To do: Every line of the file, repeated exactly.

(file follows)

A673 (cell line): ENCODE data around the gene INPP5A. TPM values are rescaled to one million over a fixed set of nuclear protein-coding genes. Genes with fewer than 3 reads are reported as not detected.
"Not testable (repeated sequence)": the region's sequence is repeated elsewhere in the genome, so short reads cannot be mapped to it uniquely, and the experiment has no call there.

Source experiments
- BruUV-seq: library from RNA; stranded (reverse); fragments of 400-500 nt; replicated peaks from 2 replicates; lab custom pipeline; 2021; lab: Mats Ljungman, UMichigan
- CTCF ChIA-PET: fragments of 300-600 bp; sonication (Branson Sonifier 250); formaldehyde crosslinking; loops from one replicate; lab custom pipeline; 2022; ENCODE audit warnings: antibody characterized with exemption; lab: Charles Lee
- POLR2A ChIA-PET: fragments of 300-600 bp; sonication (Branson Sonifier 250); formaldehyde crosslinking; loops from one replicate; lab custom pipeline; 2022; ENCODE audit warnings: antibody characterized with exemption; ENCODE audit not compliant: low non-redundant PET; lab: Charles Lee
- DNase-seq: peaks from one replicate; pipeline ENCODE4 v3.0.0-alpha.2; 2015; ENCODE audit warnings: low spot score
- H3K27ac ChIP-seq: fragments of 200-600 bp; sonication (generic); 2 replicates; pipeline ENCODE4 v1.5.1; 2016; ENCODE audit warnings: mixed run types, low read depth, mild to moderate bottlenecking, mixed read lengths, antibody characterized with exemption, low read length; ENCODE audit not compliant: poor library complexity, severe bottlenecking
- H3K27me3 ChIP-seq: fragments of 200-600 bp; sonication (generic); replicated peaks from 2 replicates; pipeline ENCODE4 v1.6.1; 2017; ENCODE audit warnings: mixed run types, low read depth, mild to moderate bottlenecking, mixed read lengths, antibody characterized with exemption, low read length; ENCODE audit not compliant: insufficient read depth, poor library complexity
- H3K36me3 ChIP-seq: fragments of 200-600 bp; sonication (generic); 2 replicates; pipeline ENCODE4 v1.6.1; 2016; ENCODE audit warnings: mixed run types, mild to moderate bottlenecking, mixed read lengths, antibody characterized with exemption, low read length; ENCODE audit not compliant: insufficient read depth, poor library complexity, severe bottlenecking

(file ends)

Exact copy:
A673 (cell line): ENCODE data around the gene INPP5A. TPM values are rescaled to one million over a fixed set of nuclear protein-coding genes. Genes with fewer than 3 reads are reported as not detected.
"Not testable (repeated sequence)": the region's sequence is repeated elsewhere in the genome, so short reads cannot be mapped to it uniquely, and the experiment has no call there.

Source experiments
- BruUV-seq: library from RNA; stranded (reverse); fragments of 400-500 nt; replicated peaks from 2 replicates; lab custom pipeline; 2021; lab: Mats Ljungman, UMichigan
- CTCF ChIA-PET: fragments of 300-600 bp; sonication (Branson Sonifier 250); formaldehyde crosslinking; loops from one replicate; lab custom pipeline; 2022; ENCODE audit warnings: antibody characterized with exemption; lab: Charles Lee
- POLR2A ChIA-PET: fragments of 300-600 bp; sonication (Branson Sonifier 250); formaldehyde crosslinking; loops from one replicate; lab custom pipeline; 2022; ENCODE audit warnings: antibody characterized with exemption; ENCODE audit not compliant: low non-redundant PET; lab: Charles Lee
- DNase-seq: peaks from one replicate; pipeline ENCODE4 v3.0.0-alpha.2; 2015; ENCODE audit warnings: low spot score
- H3K27ac ChIP-seq: fragments of 200-600 bp; sonication (generic); 2 replicates; pipeline ENCODE4 v1.5.1; 2016; ENCODE audit warnings: mixed run types, low read depth, mild to moderate bottlenecking, mixed read lengths, antibody characterized with exemption, low read length; ENCODE audit not compliant: poor library complexity, severe bottlenecking
- H3K27me3 ChIP-seq: fragments of 200-600 bp; sonication (generic); replicated peaks from 2 replicates; pipeline ENCODE4 v1.6.1; 2017; ENCODE audit warnings: mixed run types, low read depth, mild to moderate bottlenecking, mixed read lengths, antibody characterized with exemption, low read length; ENCODE audit not compliant: insufficient read depth, poor library complexity
- H3K36me3 ChIP-seq: fragments of 200-600 bp; sonication (generic); 2 replicates; pipeline ENCODE4 v1.6.1; 2016; ENCODE audit warnings: mixed run types, mild to moderate bottlenecking, mixed read lengths, antibody characterized with exemption, low read length; ENCODE audit not compliant: insufficient read depth, poor library complexity, severe bottlenecking